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before he published these lines, he was greatly, nay indeed, childishly elated, by the compliments paid to his maiden speech in the House of Lords.
We are far, however, from thinking that his sadness was altogether feigned. He was naturally a man of great sensibility: he had been ill-educated; his feelings had been early exposed to sharp trials; he had been crossed in his boyish love; he had been mortified by the failure of his first literary efforts; he was straitened in pecuniary circumstances; he was unfortunate in his domestic relations; the public treated him with cruel injustice; his health and spirits suffered from his dissipated habits of life; he was, on the whole, an unhappy man. He early discovered that, by parading his unhappiness before the multitude, he excited an unrivalled interest. The world gave him encouragement to talk about his mental sufferings. The effect which his first confessions produced, induced him to affect much that he did not feel: and the affectation probably reacted on his feelings. How far the character in which he exhibited himself was genuine, and how far theatrical, would probably have puzzled himself to say.
What our grandchildren may think of the character of Lord Byron, as exhibited in his poetry, we will not pretend to guess. It is certain, that the interest which he excited during his life, is without a parallel in literary history. The feeling with which young readers of poetry regarded him, can be conceived only by those who have experienced it. To people who are unacquainted with real calamity, "nothing is so dainty sweet as lovely melancholy." This faint image of sorrow has in all ages been considered by young gen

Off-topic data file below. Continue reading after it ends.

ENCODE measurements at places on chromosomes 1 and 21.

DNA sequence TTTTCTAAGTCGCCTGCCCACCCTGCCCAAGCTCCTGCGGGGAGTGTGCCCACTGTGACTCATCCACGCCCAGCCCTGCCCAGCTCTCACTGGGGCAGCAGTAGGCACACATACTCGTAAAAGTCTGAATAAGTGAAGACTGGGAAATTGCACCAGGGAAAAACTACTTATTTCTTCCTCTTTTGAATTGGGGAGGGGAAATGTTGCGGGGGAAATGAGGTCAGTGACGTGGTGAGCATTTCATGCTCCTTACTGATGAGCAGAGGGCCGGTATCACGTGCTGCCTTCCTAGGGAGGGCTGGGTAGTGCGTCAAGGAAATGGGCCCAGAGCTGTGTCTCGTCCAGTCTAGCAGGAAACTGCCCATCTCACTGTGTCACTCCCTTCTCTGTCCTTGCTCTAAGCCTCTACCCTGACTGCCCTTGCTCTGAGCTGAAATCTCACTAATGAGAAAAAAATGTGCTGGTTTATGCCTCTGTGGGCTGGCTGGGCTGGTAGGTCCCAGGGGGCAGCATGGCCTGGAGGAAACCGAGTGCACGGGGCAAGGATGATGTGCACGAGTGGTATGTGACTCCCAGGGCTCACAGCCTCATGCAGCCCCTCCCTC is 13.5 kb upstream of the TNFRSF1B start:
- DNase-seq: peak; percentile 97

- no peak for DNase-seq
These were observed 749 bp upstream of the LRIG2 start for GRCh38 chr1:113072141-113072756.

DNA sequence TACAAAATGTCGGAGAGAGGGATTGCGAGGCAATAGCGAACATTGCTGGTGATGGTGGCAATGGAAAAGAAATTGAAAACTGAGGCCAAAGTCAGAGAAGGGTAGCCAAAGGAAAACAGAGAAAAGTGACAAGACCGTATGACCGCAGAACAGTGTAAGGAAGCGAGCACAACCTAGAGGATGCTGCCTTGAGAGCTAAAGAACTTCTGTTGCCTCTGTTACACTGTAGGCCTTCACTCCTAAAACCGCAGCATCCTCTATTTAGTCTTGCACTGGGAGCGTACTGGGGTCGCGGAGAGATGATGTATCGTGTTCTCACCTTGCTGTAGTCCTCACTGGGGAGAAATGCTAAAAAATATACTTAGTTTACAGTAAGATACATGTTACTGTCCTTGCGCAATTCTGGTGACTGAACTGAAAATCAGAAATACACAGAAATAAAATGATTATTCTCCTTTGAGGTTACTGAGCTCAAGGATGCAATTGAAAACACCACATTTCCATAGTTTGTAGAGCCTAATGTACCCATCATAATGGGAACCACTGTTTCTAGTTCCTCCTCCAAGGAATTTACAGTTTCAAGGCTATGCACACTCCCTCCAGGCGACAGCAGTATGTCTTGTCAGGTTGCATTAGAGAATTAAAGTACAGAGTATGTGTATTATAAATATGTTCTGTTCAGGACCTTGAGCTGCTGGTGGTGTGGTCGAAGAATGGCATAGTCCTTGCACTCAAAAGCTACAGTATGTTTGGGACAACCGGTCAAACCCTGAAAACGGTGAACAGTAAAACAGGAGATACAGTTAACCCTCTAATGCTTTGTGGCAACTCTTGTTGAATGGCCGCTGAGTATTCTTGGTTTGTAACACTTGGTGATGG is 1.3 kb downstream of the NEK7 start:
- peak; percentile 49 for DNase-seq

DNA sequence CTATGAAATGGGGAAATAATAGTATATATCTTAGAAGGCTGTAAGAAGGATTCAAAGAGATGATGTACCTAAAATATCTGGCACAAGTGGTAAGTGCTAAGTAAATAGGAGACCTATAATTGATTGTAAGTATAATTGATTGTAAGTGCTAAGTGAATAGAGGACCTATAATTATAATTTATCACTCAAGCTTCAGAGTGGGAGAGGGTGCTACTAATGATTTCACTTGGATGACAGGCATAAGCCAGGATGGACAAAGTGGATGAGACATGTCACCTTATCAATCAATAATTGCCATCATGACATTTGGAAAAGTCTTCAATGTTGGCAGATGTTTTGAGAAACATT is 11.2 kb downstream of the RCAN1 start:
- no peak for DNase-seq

tlemen, as an agreeable excitement. Old gentlemen, and middle-aged gentlemen have so many real causes of sadness, that they are rarely inclined "to be as sad as night, only for wantonness." Indeed, they want the power, almost as much as the inclination. We know very few persons engaged in active life, who, even if they were to procure stools to be melancholy upon, and were to sit down with all the premeditation of Master Stephen, would be able to enjoy much of what somebody calls the "ecstasy of wo."
Among the large class of young persons, whose reading is almost entirely confined to works of imagination, the popularity of Lord Byron was unbounded. They bought pictures of him, they treasured up the smallest relics of him; they learned his poems by heart, and did their best to write like him, and to look like him. Many of them practised at the glass in the hope of catching the curl of the upper lip, and the scowl of the brow, which appear in some of his portraits. A few discarded their neckcloths in imitation of their great leader. For some years, the Minerva press sent forth no novel without a mysterious, unhappy, Lara-like peer. The number of hopeful undergraduates, and medical students who became things of dark imaginings, on whom the freshness of the heart ceased to fall like dew, whose passions had consumed themselves to dust, and to whom the relief of tears was denied, passes all calculation. This was not the worst. There was created in the minds of many of these enthusiasts, a pernicious and absurd association between intellectual power and moral depravity. From the poetry of Lord Byron they drew a system of ethics, compounded of misanthropy and voluptuousness.
This affectation has passed away; and a few more years will destroy whatever yet remains of that magical potency which once belonged to the name of Byron. To us he is still a man, young, noble, and unhappy. To our children he will be merely a writer; and their impartial judgment will appoint his place among writers, without regard to his rank or to his private history. That his poetry will undergo a severe sifting; that much of what has been admired by his contemporaries, will be rejected as worthless, we have little doubt. But we have as little doubt, that after the closest scrutiny, there will still remain much that can only perish with the English language.